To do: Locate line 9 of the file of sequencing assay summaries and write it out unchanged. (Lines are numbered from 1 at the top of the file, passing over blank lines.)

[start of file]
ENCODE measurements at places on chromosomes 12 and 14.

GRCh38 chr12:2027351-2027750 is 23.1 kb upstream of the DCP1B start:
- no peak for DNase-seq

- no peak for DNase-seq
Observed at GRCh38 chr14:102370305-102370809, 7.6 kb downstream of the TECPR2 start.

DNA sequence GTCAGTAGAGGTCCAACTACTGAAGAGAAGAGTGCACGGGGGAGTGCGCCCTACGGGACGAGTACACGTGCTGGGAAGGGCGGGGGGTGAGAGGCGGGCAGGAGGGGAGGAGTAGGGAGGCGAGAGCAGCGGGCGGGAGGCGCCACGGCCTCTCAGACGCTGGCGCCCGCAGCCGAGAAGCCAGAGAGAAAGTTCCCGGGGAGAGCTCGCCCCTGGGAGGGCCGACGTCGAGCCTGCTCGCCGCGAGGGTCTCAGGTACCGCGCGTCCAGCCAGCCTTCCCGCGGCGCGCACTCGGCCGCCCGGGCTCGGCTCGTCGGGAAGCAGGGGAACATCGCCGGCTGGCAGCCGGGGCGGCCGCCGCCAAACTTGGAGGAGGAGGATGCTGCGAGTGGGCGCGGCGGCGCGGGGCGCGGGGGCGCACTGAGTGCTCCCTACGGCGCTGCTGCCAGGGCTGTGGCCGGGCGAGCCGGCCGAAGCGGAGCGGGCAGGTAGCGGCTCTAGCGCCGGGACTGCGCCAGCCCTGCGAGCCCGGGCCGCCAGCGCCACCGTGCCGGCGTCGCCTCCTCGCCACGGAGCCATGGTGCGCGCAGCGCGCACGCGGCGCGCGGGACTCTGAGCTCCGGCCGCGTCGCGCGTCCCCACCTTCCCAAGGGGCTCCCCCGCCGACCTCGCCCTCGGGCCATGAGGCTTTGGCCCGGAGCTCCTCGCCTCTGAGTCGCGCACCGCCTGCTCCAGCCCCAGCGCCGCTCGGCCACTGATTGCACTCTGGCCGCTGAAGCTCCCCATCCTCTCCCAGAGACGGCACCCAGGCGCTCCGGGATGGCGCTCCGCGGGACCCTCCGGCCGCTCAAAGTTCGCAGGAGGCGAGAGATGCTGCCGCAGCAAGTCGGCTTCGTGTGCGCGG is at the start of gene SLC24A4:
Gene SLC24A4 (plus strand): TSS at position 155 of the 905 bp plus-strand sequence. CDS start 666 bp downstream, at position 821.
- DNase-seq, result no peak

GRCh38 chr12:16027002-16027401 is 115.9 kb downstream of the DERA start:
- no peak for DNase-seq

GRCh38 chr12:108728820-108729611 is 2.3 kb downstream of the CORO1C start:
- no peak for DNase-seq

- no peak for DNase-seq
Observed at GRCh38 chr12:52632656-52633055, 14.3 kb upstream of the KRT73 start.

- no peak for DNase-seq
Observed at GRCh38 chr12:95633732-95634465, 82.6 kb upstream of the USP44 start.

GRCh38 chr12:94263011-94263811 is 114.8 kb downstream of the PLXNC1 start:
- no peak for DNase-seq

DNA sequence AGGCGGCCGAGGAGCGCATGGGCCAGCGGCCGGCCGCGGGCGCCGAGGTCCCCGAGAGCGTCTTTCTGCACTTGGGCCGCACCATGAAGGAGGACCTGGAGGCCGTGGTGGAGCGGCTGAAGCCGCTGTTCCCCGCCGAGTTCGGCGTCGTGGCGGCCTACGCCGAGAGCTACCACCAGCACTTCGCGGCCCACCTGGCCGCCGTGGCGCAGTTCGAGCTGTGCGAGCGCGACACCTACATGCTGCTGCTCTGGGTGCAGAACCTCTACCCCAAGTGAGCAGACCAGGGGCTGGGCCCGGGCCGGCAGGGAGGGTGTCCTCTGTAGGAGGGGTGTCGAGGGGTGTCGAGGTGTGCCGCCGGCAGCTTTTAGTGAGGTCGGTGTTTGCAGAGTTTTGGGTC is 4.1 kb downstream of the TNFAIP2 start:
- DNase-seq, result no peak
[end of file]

GRCh38 chr12:16027002-16027401 is 115.9 kb downstream of the DERA start: